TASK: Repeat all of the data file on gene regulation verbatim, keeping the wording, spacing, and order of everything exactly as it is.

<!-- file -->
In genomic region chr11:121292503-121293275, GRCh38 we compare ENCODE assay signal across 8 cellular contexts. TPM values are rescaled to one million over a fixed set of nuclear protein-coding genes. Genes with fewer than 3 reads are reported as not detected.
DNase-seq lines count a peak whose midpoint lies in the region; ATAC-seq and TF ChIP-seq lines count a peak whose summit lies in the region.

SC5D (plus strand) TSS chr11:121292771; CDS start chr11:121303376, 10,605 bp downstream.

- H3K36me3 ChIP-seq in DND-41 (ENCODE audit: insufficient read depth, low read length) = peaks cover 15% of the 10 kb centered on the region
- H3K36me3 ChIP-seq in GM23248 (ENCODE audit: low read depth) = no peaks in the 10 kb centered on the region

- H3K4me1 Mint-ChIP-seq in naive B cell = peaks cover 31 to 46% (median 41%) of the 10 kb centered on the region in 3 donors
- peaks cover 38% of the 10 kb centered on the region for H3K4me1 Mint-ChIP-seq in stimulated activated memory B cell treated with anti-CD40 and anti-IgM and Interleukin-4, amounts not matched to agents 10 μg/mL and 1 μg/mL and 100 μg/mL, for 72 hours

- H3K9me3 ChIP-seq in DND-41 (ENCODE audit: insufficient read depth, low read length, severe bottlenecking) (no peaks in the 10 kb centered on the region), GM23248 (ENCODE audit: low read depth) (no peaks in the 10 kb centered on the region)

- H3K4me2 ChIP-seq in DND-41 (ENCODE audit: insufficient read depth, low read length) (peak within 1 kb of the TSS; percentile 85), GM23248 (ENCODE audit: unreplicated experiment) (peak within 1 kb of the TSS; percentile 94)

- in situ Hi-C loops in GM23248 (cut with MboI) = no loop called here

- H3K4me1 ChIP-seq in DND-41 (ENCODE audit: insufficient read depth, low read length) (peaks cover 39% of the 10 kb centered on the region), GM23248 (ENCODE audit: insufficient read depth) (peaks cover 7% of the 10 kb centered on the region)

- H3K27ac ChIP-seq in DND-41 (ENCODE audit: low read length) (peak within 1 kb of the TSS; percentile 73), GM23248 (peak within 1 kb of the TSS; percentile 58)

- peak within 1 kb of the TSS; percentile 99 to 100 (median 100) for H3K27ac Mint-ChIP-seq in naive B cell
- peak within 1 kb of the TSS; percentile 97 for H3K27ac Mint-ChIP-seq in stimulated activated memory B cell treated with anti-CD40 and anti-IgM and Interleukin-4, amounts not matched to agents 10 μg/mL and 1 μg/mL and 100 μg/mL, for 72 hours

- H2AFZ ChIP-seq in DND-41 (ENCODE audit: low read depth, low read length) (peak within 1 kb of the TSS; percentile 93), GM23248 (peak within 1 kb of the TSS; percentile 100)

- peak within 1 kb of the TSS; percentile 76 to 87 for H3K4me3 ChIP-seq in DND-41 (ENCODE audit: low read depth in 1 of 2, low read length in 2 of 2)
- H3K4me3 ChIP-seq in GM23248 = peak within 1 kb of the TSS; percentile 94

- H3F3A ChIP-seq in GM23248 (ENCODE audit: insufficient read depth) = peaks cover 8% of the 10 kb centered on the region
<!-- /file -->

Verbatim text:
In genomic region chr11:121292503-121293275, GRCh38 we compare ENCODE assay signal across 8 cellular contexts. TPM values are rescaled to one million over a fixed set of nuclear protein-coding genes. Genes with fewer than 3 reads are reported as not detected.
DNase-seq lines count a peak whose midpoint lies in the region; ATAC-seq and TF ChIP-seq lines count a peak whose summit lies in the region.

SC5D (plus strand) TSS chr11:121292771; CDS start chr11:121303376, 10,605 bp downstream.

- H3K36me3 ChIP-seq in DND-41 (ENCODE audit: insufficient read depth, low read length) = peaks cover 15% of the 10 kb centered on the region
- H3K36me3 ChIP-seq in GM23248 (ENCODE audit: low read depth) = no peaks in the 10 kb centered on the region

- H3K4me1 Mint-ChIP-seq in naive B cell = peaks cover 31 to 46% (median 41%) of the 10 kb centered on the region in 3 donors
- peaks cover 38% of the 10 kb centered on the region for H3K4me1 Mint-ChIP-seq in stimulated activated memory B cell treated with anti-CD40 and anti-IgM and Interleukin-4, amounts not matched to agents 10 μg/mL and 1 μg/mL and 100 μg/mL, for 72 hours

- H3K9me3 ChIP-seq in DND-41 (ENCODE audit: insufficient read depth, low read length, severe bottlenecking) (no peaks in the 10 kb centered on the region), GM23248 (ENCODE audit: low read depth) (no peaks in the 10 kb centered on the region)

- H3K4me2 ChIP-seq in DND-41 (ENCODE audit: insufficient read depth, low read length) (peak within 1 kb of the TSS; percentile 85), GM23248 (ENCODE audit: unreplicated experiment) (peak within 1 kb of the TSS; percentile 94)

- in situ Hi-C loops in GM23248 (cut with MboI) = no loop called here

- H3K4me1 ChIP-seq in DND-41 (ENCODE audit: insufficient read depth, low read length) (peaks cover 39% of the 10 kb centered on the region), GM23248 (ENCODE audit: insufficient read depth) (peaks cover 7% of the 10 kb centered on the region)

- H3K27ac ChIP-seq in DND-41 (ENCODE audit: low read length) (peak within 1 kb of the TSS; percentile 73), GM23248 (peak within 1 kb of the TSS; percentile 58)

- peak within 1 kb of the TSS; percentile 99 to 100 (median 100) for H3K27ac Mint-ChIP-seq in naive B cell
- peak within 1 kb of the TSS; percentile 97 for H3K27ac Mint-ChIP-seq in stimulated activated memory B cell treated with anti-CD40 and anti-IgM and Interleukin-4, amounts not matched to agents 10 μg/mL and 1 μg/mL and 100 μg/mL, for 72 hours

- H2AFZ ChIP-seq in DND-41 (ENCODE audit: low read depth, low read length) (peak within 1 kb of the TSS; percentile 93), GM23248 (peak within 1 kb of the TSS; percentile 100)

- peak within 1 kb of the TSS; percentile 76 to 87 for H3K4me3 ChIP-seq in DND-41 (ENCODE audit: low read depth in 1 of 2, low read length in 2 of 2)
- H3K4me3 ChIP-seq in GM23248 = peak within 1 kb of the TSS; percentile 94

- H3F3A ChIP-seq in GM23248 (ENCODE audit: insufficient read depth) = peaks cover 8% of the 10 kb centered on the region